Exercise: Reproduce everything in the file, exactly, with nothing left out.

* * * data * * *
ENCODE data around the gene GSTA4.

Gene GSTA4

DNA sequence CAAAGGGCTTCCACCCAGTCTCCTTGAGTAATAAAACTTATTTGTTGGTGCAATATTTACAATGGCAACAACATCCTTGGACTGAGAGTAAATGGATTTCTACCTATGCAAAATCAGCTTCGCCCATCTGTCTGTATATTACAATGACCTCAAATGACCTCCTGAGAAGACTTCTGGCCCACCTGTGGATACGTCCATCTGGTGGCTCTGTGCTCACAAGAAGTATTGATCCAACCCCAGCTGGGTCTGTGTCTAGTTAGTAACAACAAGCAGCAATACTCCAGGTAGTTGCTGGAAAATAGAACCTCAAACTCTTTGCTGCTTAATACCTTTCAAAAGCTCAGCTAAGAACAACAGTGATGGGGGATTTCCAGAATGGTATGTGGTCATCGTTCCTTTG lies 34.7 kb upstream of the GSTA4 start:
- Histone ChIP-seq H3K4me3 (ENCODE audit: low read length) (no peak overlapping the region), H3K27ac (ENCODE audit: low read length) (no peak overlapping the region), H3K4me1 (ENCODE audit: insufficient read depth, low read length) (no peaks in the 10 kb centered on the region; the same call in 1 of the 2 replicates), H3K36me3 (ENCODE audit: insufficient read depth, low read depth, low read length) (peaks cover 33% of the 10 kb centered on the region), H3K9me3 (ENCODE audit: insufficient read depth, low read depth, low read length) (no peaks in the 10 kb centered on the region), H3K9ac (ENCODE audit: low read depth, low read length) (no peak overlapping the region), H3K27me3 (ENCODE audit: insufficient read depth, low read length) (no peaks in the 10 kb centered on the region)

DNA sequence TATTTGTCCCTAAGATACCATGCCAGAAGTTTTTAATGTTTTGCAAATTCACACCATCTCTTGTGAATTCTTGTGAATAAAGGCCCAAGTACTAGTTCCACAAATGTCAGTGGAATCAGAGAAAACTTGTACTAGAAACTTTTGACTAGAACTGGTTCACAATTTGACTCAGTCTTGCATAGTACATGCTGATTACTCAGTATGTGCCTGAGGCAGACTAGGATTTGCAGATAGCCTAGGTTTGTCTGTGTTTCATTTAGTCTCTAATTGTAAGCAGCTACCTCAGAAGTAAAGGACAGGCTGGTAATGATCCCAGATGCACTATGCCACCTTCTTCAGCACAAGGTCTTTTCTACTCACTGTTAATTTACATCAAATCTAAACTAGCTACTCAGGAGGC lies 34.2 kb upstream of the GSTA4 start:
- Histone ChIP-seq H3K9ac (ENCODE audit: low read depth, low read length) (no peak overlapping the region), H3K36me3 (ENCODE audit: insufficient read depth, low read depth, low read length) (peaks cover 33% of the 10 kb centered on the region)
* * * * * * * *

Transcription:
ENCODE data around the gene GSTA4.

Gene GSTA4

DNA sequence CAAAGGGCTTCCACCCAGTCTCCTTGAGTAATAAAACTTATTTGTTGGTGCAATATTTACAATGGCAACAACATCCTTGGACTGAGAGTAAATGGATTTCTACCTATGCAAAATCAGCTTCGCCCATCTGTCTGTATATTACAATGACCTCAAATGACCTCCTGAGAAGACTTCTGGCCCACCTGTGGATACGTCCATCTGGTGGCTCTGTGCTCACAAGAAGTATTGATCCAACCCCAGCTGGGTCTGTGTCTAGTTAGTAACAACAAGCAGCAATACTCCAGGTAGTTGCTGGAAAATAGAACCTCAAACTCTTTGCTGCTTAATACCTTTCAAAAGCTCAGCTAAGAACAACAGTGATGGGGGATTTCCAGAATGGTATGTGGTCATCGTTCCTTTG lies 34.7 kb upstream of the GSTA4 start:
- Histone ChIP-seq H3K4me3 (ENCODE audit: low read length) (no peak overlapping the region), H3K27ac (ENCODE audit: low read length) (no peak overlapping the region), H3K4me1 (ENCODE audit: insufficient read depth, low read length) (no peaks in the 10 kb centered on the region; the same call in 1 of the 2 replicates), H3K36me3 (ENCODE audit: insufficient read depth, low read depth, low read length) (peaks cover 33% of the 10 kb centered on the region), H3K9me3 (ENCODE audit: insufficient read depth, low read depth, low read length) (no peaks in the 10 kb centered on the region), H3K9ac (ENCODE audit: low read depth, low read length) (no peak overlapping the region), H3K27me3 (ENCODE audit: insufficient read depth, low read length) (no peaks in the 10 kb centered on the region)

DNA sequence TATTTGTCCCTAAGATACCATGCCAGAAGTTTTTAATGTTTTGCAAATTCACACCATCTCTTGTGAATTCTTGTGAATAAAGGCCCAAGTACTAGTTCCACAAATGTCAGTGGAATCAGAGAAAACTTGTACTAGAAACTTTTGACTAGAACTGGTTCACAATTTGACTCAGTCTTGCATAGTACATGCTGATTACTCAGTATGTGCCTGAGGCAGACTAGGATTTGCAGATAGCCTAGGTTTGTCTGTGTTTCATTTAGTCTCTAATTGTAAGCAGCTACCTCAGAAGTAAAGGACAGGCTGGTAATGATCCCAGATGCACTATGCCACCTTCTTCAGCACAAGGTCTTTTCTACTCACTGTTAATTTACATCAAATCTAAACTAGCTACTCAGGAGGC lies 34.2 kb upstream of the GSTA4 start:
- Histone ChIP-seq H3K9ac (ENCODE audit: low read depth, low read length) (no peak overlapping the region), H3K36me3 (ENCODE audit: insufficient read depth, low read depth, low read length) (peaks cover 33% of the 10 kb centered on the region)